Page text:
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17 November 2010


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Almost all of the Republican party, and almost all of the Democrats are in the grip of forces that wish ill for the majority of American people. Their attack on deficit spending is deliberately targeted to weaken Government and manufacture further crisis that their backers can profit from, including the election of a Republican President and control of both houses in 2012.

The problem with both stupidity and evil is that ordinary rational folk do not understand, let alone believe, that there are people among them who do not mean them well.

It is obvious that the Taliban don't mean us well. It is not so obvious that there is an American oligarchy that wish to roll back The New Deal, destroy everything it stood for, and perpetually enslave average Americans to said very rich oligarchy.

This disbelief of the power of evil is what killed many Thousands of German Jews; "I'm a war veteran!", "I'm a medical specialist!", "Why would Hitler want to get rid of me? That would be totally irrational and would hurt Germany!" - total disbelief that anyone could make such an economically harmful vision.

Keynsian economics works. The economic stimulus was too little, too late. While I will make allowances for some idiots in Congress, the majority of people with a tertiary education involving Economics 101 knows this. Those that don't believe it may be safely catalogued with Flat Earthers, creationists and Birthers.

So let's reformulate the question; why is Congress intent on pursuing an economic strategy that is poisonous for the average American? Simple; they wish to enslave you. They do not have your best interests at heart. Their backers, offered a choice between a vibrant and prosperous America where any man is as good as another, and a less prosperous one, where the power of the rich is absolute, chose the latter.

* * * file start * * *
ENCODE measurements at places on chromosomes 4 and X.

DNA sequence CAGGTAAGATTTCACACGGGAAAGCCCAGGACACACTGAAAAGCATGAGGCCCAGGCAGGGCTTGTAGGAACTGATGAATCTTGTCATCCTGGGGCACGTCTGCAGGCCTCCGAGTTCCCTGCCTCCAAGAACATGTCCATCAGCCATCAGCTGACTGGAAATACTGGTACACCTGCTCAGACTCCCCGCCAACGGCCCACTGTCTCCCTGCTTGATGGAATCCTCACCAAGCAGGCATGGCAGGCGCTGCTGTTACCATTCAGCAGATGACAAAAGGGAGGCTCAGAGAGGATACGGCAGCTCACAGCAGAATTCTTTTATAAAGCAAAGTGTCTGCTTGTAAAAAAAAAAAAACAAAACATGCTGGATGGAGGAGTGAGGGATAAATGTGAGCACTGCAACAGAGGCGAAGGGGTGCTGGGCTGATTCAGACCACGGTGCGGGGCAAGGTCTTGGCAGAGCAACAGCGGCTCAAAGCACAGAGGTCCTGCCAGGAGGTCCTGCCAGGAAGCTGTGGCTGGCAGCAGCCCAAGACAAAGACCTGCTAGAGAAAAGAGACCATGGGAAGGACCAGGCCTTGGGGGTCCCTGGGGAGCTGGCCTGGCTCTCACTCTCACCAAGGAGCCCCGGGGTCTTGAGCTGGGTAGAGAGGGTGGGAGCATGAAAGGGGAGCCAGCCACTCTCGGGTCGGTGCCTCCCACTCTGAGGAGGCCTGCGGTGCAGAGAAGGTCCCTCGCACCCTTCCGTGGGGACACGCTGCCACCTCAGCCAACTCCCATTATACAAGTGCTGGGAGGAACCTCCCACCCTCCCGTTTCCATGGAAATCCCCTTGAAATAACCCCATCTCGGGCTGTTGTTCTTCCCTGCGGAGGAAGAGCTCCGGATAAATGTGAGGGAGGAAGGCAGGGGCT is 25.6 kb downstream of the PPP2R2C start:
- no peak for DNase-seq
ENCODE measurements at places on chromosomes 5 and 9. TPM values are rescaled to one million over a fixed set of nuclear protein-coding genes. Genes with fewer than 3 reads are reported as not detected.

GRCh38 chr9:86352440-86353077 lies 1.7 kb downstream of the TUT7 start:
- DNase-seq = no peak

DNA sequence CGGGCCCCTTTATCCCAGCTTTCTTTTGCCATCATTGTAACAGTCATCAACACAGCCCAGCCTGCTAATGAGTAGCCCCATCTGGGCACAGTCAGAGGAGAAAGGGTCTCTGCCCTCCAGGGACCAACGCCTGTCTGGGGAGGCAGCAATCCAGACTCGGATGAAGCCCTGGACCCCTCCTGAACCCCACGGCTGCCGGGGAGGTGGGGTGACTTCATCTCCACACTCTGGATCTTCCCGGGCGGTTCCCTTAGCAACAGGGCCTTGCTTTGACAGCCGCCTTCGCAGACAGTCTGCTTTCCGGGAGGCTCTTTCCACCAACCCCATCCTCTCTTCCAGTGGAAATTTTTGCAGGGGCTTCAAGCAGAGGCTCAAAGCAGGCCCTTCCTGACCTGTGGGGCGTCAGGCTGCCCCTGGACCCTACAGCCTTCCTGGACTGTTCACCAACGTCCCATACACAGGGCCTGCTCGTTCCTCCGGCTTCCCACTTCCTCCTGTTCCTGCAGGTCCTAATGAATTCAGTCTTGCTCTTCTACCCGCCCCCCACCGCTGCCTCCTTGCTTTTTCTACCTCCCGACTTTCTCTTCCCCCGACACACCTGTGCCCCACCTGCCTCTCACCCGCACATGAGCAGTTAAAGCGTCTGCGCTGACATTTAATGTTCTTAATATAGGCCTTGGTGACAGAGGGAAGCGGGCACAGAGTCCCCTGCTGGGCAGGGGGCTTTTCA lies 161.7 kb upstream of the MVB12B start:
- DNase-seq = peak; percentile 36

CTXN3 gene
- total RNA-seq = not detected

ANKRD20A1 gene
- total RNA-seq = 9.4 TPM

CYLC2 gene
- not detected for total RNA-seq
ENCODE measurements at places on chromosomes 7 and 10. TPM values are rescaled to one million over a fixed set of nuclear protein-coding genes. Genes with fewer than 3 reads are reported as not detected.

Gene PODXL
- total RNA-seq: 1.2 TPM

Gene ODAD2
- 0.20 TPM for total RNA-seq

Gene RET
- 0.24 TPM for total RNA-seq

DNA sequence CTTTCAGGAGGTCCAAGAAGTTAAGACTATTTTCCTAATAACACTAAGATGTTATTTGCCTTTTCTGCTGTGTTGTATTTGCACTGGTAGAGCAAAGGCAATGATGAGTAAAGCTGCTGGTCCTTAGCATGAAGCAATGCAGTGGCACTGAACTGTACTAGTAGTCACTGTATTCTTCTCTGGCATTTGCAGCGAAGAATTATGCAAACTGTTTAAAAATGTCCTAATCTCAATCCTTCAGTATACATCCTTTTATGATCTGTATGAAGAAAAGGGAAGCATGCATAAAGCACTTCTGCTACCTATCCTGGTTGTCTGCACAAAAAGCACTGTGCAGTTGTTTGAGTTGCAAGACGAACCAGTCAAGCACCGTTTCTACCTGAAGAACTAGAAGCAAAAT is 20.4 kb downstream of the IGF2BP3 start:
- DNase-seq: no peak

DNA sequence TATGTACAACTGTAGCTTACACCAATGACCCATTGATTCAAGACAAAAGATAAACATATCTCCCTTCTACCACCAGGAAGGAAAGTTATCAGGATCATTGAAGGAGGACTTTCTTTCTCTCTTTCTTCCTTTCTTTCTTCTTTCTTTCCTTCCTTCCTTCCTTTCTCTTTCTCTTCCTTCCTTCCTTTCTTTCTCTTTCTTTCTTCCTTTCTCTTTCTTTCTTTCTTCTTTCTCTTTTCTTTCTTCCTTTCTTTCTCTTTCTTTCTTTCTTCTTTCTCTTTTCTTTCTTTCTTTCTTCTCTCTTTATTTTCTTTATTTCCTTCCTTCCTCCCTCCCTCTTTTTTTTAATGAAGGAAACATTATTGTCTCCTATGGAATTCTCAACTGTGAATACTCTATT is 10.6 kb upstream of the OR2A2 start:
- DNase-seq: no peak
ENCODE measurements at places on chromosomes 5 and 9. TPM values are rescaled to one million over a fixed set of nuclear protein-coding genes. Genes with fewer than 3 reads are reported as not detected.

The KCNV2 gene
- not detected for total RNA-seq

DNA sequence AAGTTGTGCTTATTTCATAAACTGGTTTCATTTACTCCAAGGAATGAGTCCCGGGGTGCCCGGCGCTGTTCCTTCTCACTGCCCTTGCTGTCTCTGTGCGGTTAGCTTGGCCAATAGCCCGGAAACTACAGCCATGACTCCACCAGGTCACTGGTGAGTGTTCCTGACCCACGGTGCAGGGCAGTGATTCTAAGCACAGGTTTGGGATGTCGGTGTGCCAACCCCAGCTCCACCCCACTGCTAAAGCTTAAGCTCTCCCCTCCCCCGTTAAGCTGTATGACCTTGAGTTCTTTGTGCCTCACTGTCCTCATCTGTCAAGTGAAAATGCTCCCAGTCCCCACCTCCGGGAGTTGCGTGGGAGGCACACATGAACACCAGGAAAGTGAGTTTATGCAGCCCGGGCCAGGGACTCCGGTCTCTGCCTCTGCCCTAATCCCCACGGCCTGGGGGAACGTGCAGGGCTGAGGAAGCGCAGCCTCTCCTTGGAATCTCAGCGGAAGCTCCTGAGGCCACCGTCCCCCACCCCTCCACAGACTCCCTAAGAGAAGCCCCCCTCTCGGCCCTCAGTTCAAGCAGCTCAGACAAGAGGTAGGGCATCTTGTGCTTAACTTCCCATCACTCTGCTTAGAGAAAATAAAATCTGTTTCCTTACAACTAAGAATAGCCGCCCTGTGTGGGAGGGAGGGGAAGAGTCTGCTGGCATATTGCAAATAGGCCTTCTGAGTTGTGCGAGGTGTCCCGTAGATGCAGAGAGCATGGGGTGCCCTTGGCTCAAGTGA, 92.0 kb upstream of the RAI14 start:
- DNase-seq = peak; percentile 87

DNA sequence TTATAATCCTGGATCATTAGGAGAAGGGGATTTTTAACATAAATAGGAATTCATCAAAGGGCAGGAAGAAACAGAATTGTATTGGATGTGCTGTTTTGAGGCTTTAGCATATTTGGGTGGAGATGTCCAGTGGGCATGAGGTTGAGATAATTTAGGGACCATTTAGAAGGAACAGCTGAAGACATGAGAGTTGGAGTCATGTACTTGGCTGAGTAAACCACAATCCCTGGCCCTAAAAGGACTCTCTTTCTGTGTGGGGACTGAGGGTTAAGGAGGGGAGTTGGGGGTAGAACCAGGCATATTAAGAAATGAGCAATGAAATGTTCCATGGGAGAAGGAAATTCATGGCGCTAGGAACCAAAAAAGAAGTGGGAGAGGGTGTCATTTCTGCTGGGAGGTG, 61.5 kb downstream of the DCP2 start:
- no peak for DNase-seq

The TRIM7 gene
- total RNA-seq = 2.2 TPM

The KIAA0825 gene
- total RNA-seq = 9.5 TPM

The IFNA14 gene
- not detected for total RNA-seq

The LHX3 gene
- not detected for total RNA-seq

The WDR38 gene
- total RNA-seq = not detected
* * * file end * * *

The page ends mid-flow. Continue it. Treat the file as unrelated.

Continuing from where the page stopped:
To put it another way, you are getting an aristocracy whether you like it or not. I recently watched an American group of friends from the West Coast tear themselves apart over "access" to one of their number who has come into maybe $100 million. They talk about him like royalty. Who gets invited to what party? Which couple were invited to stay with them at the villa in Tuscany last summer? I kid you not.

The tools of repression are almost all in place. The TSA has made no secret of its desire to increase "security" on trains and buses to the same level as airports. Number plate recognition cameras can track the movement of cars very easily. Control of movement is a tool of a Police State. So is control of information flow.

The mainstream media are already firmly controlled, another perquisite of a Police State, leaving the internet as the only other avenue of free expression.....oh wait1 The Government wants to have the power to shut down "pirate" websites!


Norbert M. Salamon